The best ISO settings for landscape photography will be the lowest number you can get without the image becoming too dark. If you have a tripod, then you should be able to achieve a lower ISO pretty easily. Auto ISO settings are on pretty much every camera, and the sensor will adjust itself based on the ambient lighting.
Here is a handy chart to help you identify what ISO your camera should be set at based on the environment and if you don’t have a tripod with you.
|Twilight (sunrise, sunset)||400-1200|
Aperture settings for landscape photography are one of the most important to focus on since it changes the depth of field and the overall exposure of the image. The trick with aperture is to get the most amount of depth of field without the presence of diffraction, where the photo loses sharpness at smaller apertures.
Landscape photos benefit from what many call the “sweet spot” on a lens. It is a specific F-stop that provides a sharp focus from the foreground all through to the background. Most lenses have their sweet spot lying somewhere in between F 9-F 13 (Full-frame).
If you shoot landscapes at night, then you’ll need a tripod, and your aperture will have to be opened a lot to get enough light.
Landscapes vary, and so will your aperture settings. Just remember, lots of depth of field use a small aperture (f/10-f/12), and if you need to let more light in, then drop it down to the lowest value, something like f/1.8.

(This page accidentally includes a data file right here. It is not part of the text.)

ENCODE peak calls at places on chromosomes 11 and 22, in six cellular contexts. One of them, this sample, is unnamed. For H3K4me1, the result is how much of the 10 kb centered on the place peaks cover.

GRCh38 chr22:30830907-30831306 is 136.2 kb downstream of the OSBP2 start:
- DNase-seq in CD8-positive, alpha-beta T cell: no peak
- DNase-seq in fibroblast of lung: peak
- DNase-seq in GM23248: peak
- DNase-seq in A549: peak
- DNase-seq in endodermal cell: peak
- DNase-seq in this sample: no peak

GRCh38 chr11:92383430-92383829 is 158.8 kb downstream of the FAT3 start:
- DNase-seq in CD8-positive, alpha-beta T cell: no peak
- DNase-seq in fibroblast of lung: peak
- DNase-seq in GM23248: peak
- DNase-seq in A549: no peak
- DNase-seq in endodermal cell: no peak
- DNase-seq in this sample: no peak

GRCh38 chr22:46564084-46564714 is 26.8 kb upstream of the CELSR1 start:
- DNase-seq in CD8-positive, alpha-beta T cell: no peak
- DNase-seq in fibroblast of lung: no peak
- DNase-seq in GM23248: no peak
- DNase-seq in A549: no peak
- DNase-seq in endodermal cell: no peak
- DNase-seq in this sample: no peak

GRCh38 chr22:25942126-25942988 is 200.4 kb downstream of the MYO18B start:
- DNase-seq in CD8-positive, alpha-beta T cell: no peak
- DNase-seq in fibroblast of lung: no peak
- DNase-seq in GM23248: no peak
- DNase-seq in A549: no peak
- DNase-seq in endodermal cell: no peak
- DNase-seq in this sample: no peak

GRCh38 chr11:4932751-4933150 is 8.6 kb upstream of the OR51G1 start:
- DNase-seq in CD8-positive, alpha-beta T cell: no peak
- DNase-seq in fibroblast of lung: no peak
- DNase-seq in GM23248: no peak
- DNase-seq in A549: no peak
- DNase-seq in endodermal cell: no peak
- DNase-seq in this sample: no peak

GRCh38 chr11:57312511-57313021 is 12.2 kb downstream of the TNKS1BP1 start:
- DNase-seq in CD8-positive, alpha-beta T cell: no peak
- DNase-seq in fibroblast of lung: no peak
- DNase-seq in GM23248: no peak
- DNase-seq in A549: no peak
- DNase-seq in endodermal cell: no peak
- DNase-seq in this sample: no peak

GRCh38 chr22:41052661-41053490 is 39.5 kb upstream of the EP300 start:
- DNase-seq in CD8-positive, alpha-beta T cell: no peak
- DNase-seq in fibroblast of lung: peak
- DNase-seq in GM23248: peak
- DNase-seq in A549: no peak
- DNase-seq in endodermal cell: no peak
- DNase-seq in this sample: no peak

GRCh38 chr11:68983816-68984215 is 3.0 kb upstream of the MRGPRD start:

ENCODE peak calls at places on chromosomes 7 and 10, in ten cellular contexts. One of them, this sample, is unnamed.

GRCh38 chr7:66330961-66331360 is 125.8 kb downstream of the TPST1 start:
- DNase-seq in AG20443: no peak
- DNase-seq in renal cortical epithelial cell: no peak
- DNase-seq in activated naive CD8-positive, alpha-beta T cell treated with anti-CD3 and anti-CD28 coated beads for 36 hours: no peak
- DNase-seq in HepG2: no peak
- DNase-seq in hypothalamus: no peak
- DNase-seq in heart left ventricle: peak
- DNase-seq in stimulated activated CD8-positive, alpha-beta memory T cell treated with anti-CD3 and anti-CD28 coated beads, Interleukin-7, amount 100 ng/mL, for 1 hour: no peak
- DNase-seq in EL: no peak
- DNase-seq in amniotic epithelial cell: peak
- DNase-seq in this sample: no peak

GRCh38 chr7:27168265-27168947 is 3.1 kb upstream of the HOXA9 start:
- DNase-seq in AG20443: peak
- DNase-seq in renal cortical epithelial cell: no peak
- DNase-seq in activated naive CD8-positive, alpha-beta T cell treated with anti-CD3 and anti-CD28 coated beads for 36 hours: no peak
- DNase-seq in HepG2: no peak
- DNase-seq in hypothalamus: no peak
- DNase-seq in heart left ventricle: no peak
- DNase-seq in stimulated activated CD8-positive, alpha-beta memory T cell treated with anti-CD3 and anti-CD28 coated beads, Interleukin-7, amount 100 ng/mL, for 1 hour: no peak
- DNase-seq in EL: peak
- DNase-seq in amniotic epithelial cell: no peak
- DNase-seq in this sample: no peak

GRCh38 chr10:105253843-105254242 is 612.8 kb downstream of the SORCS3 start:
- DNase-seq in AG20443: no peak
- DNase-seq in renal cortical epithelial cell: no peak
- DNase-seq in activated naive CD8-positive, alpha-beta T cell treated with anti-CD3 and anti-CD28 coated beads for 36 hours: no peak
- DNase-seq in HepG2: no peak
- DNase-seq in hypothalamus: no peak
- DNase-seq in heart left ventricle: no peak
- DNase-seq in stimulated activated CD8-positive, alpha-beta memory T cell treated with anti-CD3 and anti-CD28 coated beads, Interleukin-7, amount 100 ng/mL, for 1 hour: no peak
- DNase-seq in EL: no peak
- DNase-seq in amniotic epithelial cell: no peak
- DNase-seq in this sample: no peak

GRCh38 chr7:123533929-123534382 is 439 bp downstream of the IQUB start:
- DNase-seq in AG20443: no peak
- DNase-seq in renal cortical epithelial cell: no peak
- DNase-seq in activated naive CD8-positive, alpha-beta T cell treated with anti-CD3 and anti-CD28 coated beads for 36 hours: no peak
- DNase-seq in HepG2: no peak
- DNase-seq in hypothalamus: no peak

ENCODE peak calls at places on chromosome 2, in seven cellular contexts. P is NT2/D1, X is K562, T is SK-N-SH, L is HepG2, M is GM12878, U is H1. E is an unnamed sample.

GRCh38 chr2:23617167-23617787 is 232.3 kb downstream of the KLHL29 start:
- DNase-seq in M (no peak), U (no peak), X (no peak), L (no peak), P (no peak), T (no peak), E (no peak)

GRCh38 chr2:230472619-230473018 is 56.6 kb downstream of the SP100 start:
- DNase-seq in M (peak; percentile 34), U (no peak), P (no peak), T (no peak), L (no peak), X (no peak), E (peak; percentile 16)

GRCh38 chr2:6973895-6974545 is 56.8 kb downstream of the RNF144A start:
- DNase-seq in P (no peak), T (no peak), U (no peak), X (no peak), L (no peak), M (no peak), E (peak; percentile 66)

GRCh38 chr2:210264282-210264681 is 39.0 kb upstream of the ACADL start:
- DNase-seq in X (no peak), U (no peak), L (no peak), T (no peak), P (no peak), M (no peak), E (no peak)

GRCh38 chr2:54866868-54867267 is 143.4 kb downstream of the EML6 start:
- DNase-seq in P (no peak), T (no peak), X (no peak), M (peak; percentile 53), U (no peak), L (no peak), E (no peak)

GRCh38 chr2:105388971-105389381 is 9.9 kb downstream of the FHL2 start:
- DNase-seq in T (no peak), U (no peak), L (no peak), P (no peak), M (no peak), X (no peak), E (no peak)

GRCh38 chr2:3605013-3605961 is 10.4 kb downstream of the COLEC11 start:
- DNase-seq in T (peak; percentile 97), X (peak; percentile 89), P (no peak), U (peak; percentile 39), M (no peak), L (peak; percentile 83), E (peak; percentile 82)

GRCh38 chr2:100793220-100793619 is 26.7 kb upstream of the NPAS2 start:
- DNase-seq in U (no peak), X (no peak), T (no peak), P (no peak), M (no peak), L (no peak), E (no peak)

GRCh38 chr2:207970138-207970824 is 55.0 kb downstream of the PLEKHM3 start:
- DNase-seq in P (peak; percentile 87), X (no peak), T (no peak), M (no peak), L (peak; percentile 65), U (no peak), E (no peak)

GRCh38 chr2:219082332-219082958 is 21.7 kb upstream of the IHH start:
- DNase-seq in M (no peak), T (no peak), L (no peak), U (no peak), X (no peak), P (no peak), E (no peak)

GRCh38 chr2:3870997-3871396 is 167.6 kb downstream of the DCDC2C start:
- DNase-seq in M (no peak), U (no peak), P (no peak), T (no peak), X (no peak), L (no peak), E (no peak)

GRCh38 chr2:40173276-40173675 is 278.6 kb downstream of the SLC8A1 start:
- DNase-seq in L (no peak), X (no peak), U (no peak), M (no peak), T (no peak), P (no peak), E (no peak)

The shutter speed is another part of the exposure triangle and is just as important as the aperture setting. One of the first questions you should ask yourself as a photographer is whether or not your subject is in motion or standing still. This will give you the basis on which to adjust your shutter speed to the correct settings.
A faster shutter speed will let very little light in but will be able to capture fast-moving images. Slow shutter speeds act the opposite and let a lot of light in, making them ideal for nighttime scenes or low-light environments.
Longer shutter speeds are great for long-exposure shots. If your scene has a flowing river going through it, then a slow shutter speed will be able to capture the movement in the water, smoothing it out and giving it some motion blur.
Here’s a handy function for landscape photographers where you can tell your camera’s light meter to adjust the exposure higher or lower based on a predetermined value in the form of a stop of light.
For example, shooting a beach sunset sometimes confuses the light meter, and it will overexpose your shot. If you entered a value of -0.5 stops, then your light meter will change based on that number.